Police Misconduct Thesis

768 Words 4 Pages
Research Topic: The affects of corruption and misconduct

Research Thesis Statement: Misconduct within in the police department contributes to how police officers operate on the frontline which causes corruption within the community.

Research Reasons Based on: “Police Quotas, Reclassification of Police Reports, and Stop and Frisk” (five videos)

Sometimes as a society we tend to only look at the small picture, when in all actuality we need to take a look at the bigger picture. In the media police officers are portrayed as the cause for police brutality and corruption in the community. Yet that may be true, but these is more to it than just that. Did anyone stop and think how our officers became this way, even with the extensive training
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These several types of police misconduct lead to police corruption in the community. In order to fix the corruption between police officers and the community, it first needs to begin with the authority in the police departments. In The hunted and the hated: An inside look at the NYPD’s stop-and-frisk policy, police departments were being forced to conduct stop and frisks or they would be penalized. The way the media portrays officers and their work on the line, paints them out to be the source of why there is so much corruption in certain communities. There needs to be more light shined on the management cop culture and how it is deteriorating officer’s works and morals on the line of duty. An important fact that needs to be addressed is, “the repercussions of police misconduct are many and include the fact that police criminal behavior undermines the legitimacy of policing and hampers public confidence in the police” (Burns …show more content…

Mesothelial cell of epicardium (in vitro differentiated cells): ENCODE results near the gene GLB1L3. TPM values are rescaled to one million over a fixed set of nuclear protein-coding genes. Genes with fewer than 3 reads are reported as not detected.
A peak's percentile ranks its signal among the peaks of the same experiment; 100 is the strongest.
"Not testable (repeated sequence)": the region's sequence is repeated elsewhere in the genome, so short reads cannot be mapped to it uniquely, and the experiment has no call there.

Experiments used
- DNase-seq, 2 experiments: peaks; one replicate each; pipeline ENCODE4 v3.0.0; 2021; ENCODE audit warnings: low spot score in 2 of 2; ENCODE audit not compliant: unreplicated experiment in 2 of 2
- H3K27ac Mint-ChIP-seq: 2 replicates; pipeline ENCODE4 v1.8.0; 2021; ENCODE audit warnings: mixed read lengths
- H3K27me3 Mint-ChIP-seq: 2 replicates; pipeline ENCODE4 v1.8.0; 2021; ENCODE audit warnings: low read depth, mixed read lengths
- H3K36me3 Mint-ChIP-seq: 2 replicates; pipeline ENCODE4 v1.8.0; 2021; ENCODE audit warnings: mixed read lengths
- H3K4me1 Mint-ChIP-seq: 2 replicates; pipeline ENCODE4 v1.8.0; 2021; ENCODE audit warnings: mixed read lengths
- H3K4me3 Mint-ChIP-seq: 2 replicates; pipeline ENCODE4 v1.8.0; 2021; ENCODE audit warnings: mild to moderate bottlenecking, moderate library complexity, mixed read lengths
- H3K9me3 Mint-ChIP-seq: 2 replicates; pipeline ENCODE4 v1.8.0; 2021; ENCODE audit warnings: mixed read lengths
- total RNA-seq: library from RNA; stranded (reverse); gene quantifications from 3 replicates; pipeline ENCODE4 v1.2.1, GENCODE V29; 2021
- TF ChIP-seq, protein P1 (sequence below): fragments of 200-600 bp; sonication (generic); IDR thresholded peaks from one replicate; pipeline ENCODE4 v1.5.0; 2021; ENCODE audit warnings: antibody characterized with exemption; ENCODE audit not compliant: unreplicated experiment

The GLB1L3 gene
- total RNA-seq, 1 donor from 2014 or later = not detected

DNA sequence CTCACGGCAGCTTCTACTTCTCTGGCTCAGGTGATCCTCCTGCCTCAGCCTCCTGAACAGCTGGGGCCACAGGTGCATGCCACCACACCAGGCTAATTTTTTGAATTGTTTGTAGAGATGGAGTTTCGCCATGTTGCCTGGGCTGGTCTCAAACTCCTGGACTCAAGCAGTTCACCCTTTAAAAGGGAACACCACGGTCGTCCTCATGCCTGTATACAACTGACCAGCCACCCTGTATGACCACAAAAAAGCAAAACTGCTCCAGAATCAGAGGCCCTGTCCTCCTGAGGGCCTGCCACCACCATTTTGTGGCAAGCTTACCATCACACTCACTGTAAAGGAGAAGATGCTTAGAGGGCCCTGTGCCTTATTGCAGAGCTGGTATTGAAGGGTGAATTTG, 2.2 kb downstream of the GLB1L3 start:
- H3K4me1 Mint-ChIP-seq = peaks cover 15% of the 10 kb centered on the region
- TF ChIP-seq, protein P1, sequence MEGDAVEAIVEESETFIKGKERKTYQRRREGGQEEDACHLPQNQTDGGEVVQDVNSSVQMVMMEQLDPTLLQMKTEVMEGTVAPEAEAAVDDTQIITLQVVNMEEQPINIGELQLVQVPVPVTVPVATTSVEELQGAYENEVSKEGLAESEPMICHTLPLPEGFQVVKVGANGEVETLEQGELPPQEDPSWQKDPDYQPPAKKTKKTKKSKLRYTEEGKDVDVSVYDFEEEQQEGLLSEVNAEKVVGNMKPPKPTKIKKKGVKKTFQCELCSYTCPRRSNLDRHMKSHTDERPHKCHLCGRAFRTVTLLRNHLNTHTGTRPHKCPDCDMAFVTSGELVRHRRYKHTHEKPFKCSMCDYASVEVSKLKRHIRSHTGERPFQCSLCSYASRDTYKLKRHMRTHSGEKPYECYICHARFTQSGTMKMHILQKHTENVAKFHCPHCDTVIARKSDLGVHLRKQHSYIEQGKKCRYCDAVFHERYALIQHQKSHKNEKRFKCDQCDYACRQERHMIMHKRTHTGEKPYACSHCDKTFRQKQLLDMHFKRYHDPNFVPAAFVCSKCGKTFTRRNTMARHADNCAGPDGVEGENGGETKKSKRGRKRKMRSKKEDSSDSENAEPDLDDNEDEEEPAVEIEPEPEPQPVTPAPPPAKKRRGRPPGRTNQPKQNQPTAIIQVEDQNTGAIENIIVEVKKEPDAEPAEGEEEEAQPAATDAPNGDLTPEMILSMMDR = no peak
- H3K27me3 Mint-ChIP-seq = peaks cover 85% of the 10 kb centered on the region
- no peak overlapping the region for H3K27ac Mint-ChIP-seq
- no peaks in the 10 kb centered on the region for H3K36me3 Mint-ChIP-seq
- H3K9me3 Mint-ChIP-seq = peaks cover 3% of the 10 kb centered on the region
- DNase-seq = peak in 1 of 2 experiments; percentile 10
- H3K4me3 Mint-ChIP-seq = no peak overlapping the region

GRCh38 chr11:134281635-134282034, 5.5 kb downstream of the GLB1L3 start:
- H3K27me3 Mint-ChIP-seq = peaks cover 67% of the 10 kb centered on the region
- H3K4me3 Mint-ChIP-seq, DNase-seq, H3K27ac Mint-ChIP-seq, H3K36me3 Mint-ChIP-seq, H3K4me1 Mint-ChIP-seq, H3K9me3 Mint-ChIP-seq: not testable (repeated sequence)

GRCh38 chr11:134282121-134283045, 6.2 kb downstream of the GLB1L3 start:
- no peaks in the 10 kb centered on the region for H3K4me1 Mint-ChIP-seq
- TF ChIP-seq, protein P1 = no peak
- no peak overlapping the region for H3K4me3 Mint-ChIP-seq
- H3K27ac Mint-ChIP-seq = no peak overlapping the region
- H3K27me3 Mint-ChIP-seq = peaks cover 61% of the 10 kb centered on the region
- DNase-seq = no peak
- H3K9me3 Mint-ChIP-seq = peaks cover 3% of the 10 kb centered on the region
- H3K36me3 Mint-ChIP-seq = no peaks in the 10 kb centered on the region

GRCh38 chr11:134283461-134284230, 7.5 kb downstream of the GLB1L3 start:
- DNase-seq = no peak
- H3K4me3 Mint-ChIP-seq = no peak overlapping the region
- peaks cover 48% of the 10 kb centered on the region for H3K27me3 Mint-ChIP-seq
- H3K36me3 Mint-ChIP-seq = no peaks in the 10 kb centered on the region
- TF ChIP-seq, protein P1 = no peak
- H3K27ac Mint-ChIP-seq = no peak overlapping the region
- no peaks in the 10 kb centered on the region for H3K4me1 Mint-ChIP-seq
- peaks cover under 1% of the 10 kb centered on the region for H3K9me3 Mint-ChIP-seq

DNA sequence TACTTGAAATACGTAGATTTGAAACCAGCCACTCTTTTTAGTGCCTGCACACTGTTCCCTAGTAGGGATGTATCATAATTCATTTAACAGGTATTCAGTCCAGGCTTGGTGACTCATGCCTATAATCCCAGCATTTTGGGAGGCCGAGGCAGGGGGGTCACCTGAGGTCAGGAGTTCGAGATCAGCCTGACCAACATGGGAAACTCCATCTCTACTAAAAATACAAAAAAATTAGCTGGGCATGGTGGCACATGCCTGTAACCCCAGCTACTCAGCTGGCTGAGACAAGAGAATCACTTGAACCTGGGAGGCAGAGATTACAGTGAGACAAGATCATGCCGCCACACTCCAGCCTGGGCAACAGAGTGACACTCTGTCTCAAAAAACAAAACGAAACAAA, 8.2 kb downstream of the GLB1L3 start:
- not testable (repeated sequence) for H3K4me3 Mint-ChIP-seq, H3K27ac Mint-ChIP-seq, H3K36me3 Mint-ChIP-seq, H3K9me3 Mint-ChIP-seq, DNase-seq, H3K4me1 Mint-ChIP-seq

These officers are known to the police community as whistleblowers. Ironically the police promotes the saying “if you see something say something”, but when an officers sees something and decides to speak up they are penalized for their actions. It’s a loose, loose situation for officers. Researchers came up with two hypotheses surrounding this situation. One concluded that “frontline police officers are more likely to perceive corruption seriously when their supervisors apply more severe discipline for corrupt behavior” and the second stated “frontline police officers are less likely to perceive corruption seriously when their departments have a stronger ‘Code of Silence’” (Lee 390). Hoon Lee and his associates concentrate on “line officers’ attitudes toward corruption are highly influenced by their supervisors in the chain of command and deviant subculture” (Lee

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